Michelle Bachmann, the lame-duck Minnesota congresswoman, kept harping on what she called “Islamic terrorists.” So did lame-duck Texas Lt. Gov. David Dewhurst, U.S. Sen. Ted Cruz, R-Texas, and a roundtable of “experts” who contend that Muslims pose an existential threat to our way of life.

Give me a break.

Another conservative American president, George W. Bush, was quite astute back when this war began immediately after 9/11 to declare that America is not waging war against Islam. He singled out the terrorists who have perverted a great religion to suit their insane political cause. Does anyone remember when President Bush visited a mosque in New York immediately after touring the wreckage of where the World Trade Center stood?

The Islamic State is not a religious organization. It is a cult. It is a cabal of sociopathic murderers who seek to use religion as a pretext to commit heinous acts of terrorism on innocent people.

They are the enemy. The do not represent Islam any more than, say, the crackpots at Westboro Baptist “Church” in Topeka, Kan., represent Christianity.

The task now is to persuade the goofballs on the right to quit trying to make this a religious war.

It is no such thing.

'P' offers a pleasant surprise

Politicians occasionally surprise me — pleasantly so.

Sometimes I draw conclusions about politicians, only to have them suggest I might have been a bit too quick on the trigger.

George P. Bush has been, well, one of those pleasant surprises as he runs for Texas land commissioner.

It turns out that the tea party wing of the Republican Party with which he has aligned himself might be gnashing its teeth over P’s environmental policies. As land commissioner, environmental protection goes with the territory.


P, the grandson of President George H.W. Bush, nephew of George W. Bush, son of Jeb Bush and a darling of the more conservative wing of the Republican Party, turns out to be keenly aware of some issues that interest those of us who tilt the other direction.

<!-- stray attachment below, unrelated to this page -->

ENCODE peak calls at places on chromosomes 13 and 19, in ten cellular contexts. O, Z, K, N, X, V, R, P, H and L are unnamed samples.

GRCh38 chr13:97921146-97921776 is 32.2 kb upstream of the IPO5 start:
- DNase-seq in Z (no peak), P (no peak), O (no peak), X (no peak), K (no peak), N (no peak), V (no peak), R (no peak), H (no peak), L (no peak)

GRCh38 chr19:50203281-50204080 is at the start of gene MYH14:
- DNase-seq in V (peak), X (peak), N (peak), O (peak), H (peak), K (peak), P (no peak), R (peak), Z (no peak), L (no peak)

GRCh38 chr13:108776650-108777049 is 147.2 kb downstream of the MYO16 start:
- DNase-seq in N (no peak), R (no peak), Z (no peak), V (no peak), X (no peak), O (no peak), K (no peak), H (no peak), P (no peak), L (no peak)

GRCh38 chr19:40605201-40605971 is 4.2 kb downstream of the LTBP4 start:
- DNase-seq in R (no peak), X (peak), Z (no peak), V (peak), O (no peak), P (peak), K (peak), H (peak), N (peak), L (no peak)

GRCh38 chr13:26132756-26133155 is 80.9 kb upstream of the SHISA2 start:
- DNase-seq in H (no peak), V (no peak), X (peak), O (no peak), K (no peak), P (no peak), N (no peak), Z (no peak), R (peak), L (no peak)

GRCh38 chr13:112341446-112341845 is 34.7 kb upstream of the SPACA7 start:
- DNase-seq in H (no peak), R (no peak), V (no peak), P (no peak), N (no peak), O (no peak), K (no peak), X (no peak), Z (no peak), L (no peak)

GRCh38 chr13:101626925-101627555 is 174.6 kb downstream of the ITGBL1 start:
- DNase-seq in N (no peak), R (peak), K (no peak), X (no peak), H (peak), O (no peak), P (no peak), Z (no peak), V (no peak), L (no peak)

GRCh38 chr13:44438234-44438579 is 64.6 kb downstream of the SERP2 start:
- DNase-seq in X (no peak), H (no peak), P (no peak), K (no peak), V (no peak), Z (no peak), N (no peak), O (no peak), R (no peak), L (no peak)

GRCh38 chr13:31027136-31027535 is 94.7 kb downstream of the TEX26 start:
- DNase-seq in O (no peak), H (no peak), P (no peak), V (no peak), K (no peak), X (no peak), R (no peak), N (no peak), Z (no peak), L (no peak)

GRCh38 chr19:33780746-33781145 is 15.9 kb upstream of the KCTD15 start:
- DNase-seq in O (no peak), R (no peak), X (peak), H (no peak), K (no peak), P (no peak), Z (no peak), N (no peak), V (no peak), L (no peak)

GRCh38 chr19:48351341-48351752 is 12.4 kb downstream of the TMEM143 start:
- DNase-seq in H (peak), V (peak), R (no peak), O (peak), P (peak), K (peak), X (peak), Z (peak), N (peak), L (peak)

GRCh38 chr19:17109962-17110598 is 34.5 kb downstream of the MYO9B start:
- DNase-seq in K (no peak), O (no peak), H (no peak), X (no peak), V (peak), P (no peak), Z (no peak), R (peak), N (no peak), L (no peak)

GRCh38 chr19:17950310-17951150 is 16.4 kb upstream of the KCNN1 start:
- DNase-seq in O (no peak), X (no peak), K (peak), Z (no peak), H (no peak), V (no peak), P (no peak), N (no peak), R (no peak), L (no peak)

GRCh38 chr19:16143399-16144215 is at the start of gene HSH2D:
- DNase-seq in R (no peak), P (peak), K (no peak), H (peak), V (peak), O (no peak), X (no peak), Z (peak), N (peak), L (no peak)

The young man acknowledges the Earth’s climate is change, that it’s getting warmer; he likes the idea of developing alternative energy sources, such as wind and solar power; he stops short of calling for abolishing the Environmental Protection Agency; he’s concerned about protecting coastal wetlands; he wants the state to use less coal and use more natural gas to fire electrical power plants.

This guy just might be OK if he gets elected. In a state that leans so far toward the GOP, that event is a near-certainty.

The land commissioner has other responsibilities as well, such as administering the state’s veteran home loan program. On that score, I give the incumbent Commissioner Jerry Patterson and his immediate predecessor David Dewhurst loads of credit. P likely will need to study up on the impact the program has on prospective homebuyers.

I’ve long thought of the land commissioner, though, as one of the state’s chief environment stewards. The office’s very name suggests that protecting “the land” is its top priority.

On that score, George P. Bush is sounding more reasonable than his tea party affiliation would suggest.

I presume he’ll know that many Texans — including yours truly — will be watching him to ensure he stays true to his stated beliefs about our environment.

We’ve only got one planet, P. We need to take care of it.